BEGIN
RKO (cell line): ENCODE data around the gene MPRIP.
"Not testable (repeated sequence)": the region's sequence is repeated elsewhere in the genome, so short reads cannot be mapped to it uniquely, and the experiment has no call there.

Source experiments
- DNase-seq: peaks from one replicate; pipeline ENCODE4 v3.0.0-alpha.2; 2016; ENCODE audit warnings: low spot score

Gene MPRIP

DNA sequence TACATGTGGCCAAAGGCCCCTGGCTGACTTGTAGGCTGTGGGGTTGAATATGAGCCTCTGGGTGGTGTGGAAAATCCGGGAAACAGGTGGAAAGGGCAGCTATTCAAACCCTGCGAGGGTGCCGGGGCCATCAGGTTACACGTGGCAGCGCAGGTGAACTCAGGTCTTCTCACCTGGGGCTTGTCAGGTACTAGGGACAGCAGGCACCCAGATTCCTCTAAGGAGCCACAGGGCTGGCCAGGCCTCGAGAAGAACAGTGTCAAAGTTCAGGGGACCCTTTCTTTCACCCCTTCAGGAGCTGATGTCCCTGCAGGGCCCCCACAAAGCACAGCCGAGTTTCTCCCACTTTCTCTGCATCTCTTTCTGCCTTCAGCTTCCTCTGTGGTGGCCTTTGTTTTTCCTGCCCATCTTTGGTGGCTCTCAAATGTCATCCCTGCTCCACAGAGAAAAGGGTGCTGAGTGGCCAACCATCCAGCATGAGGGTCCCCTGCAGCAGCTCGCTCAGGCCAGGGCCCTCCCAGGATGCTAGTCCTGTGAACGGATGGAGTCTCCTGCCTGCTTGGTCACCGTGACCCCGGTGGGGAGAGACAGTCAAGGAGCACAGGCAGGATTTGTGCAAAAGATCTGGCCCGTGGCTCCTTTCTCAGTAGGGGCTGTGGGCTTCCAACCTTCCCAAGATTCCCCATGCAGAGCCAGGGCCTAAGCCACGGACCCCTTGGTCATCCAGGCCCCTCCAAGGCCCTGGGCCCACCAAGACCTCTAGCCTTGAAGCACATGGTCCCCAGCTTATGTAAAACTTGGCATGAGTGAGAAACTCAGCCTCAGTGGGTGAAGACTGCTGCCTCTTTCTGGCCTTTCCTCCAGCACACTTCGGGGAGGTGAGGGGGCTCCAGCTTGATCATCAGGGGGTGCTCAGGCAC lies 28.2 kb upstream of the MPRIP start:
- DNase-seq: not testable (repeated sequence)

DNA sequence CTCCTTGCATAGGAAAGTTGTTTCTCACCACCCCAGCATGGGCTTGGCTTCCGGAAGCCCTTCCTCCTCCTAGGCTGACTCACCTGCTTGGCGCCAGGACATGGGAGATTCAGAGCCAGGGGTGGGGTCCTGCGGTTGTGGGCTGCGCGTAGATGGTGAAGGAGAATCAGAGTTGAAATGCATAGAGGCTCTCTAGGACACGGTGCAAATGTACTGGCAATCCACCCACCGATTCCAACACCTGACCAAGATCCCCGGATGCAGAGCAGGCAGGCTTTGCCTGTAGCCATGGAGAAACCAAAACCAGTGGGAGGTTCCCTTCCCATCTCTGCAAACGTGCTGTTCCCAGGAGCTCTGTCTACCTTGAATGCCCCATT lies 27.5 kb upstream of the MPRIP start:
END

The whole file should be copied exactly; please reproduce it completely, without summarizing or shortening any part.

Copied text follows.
RKO (cell line): ENCODE data around the gene MPRIP.
"Not testable (repeated sequence)": the region's sequence is repeated elsewhere in the genome, so short reads cannot be mapped to it uniquely, and the experiment has no call there.

Source experiments
- DNase-seq: peaks from one replicate; pipeline ENCODE4 v3.0.0-alpha.2; 2016; ENCODE audit warnings: low spot score

Gene MPRIP

DNA sequence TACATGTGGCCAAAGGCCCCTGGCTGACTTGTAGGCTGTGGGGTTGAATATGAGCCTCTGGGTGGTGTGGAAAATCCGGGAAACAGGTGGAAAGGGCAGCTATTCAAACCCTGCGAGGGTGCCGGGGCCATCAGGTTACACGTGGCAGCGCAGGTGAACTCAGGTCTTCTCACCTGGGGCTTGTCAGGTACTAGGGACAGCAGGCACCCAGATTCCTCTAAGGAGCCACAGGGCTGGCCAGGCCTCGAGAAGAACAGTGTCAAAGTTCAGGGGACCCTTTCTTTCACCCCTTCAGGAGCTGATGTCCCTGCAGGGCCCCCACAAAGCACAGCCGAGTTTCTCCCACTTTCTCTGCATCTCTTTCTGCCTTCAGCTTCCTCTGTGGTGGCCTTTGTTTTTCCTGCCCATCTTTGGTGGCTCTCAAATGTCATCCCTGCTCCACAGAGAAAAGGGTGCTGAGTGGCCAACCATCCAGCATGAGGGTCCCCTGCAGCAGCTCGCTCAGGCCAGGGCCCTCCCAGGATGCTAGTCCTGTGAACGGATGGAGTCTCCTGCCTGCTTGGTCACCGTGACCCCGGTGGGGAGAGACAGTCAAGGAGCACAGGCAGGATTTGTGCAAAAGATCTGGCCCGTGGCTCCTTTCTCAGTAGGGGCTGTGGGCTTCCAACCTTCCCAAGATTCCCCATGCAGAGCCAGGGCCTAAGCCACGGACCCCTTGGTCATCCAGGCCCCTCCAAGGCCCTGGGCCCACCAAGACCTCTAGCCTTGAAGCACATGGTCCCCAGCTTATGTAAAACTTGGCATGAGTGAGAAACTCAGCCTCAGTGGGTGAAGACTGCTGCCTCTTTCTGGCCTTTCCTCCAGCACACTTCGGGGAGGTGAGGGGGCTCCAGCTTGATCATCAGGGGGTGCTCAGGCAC lies 28.2 kb upstream of the MPRIP start:
- DNase-seq: not testable (repeated sequence)

DNA sequence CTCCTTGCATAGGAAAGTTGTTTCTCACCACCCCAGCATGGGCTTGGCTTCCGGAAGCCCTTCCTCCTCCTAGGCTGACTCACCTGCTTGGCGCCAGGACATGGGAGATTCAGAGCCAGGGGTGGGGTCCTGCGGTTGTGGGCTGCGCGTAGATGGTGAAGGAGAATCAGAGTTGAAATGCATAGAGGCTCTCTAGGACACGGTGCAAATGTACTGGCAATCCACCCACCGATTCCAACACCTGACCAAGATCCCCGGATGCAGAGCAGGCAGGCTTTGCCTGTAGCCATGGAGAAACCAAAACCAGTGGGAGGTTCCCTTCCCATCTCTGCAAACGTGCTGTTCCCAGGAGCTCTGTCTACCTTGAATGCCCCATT lies 27.5 kb upstream of the MPRIP start: